The history of Treviso is a colorful one. It was bombed heavily in both world wars. During the second one in particular, the Americans heavily bombed it (by mistake!?) and caused thousands of casualties while destroying monumental buildings and artistic treasures. Today, many medium sized industries are based in or around Treviso. Besides the fact that it is one of the richest cities in Italy, it’s also a place with a special spell of magic and charm. Before my first trip and due to my knowledge of some of the names of the industries located there (i.e. Benetton), I was expecting another industrial complex where everybody is a hardworking machine. It turned out that you have to look hard to find the industry, all of which is located smartly on roads and thoroughfares leading into town.
The city itself is a placid northern Italian città with a main square and a church, traversed by the tranquil river Sile (rhymes with Chile). Treviso is fenced by 4 km of walls with 2 main gates, the San Tommaso gate to the north and the Santi Quaranta gate to the west. The town square is called Piazza dei Signori and is the center of life for the Trevisani. The Piazza is the symbol of the city and radiates the cheerfulness and the joie de vivre of the inhabitants. Walking through one open gallery will take you to another smaller square, called the Monte di Pietà where more magic lurks in the corners. Then follow your heart and let your feet take you in any direction and sure you’ll find yourself near one of the many canals crisscrossing Treviso. The painted houses are stunning, the afternoon tantalizing, with the docile presence of water and the promise of a splendid evening ahead in a ristorante or bar. You won’t go hungry in Treviso and there’s plenty to choose from. I suggest you try the risotto al radicchio, a rice specialty of Treviso. No need to take my word for it, just close your eyes and randomly pick any meal listed in the menu and you’re going to love it. As for wine, ahhh, go for the white flowery/fruity spumante (sparkling) Prosecco di Conegliano-Valdobbiadene originating from the countryside around Treviso. When you’re through, happy and fat, gulp down a glass of Grappa and feel the warmth in your veins as a salute for a very unique place and the good fortune which took you there.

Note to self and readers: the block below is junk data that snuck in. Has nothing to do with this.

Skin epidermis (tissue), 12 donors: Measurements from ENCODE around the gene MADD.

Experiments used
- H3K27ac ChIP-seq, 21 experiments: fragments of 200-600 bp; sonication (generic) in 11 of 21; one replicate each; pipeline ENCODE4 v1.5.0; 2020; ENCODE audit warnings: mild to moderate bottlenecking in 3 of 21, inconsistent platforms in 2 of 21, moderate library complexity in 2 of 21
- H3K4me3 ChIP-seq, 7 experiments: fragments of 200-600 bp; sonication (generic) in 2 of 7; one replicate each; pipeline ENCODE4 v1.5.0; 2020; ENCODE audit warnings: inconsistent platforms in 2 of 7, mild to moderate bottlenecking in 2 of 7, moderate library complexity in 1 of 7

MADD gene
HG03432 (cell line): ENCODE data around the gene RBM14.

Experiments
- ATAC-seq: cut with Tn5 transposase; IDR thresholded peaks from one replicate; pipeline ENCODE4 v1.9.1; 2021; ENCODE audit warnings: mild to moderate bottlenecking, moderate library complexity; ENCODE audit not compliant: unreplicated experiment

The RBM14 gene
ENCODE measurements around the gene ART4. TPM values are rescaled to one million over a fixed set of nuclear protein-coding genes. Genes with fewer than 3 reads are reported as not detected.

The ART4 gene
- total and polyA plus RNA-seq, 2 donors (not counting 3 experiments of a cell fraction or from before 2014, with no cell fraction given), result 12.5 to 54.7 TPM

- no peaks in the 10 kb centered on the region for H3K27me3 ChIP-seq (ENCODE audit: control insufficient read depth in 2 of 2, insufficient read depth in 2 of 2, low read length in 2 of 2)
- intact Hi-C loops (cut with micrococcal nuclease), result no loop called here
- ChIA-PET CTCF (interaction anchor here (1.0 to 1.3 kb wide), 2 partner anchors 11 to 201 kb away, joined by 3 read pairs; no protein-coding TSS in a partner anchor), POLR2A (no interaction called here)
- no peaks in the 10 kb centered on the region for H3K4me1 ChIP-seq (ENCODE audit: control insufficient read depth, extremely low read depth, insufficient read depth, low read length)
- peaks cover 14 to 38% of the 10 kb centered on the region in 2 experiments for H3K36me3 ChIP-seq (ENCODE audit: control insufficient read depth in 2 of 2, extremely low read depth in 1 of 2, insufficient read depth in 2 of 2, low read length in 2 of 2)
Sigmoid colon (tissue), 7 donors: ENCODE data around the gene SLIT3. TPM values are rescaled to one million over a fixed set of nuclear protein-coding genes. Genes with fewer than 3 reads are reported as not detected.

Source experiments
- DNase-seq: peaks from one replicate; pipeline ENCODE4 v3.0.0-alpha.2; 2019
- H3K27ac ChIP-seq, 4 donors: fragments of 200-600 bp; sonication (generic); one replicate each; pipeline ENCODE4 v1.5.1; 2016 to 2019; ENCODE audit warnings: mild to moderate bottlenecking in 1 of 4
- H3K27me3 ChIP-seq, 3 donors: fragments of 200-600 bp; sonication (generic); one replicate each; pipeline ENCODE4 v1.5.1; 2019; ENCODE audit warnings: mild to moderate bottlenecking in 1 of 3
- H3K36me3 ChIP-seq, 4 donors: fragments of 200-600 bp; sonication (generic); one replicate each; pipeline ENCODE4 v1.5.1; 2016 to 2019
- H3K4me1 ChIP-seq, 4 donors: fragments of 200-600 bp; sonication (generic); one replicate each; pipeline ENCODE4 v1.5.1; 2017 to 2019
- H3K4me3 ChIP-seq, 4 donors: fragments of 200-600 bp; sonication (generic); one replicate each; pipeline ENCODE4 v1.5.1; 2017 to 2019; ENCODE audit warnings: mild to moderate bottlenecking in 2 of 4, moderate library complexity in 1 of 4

I have my own very small place in the basement of the building where our apartment is located in Tartous. It’s not fancy or anything, but I have a bar (with 3 stools), a small fridge and a sink. The room is also furnished with 2 comfortable seats, a coffee table, TV with satellite and a regulation foosball table. This is where I entertain close friends and where I can be truly alone at times. I have walked alongside the river Sile and fell in love forever with Treviso. Now 6 years after that first walk and as a gesture of gratitude for not only the place, but also for the Trevisani who became my friends while working for an Italian company based there, I decided to name my little private place "Sile". It was mostly the money I made during these 5 years which helped me buy our apartment. It's simply a gesture of gratitude and of longing. Grazie Treviso, li manco!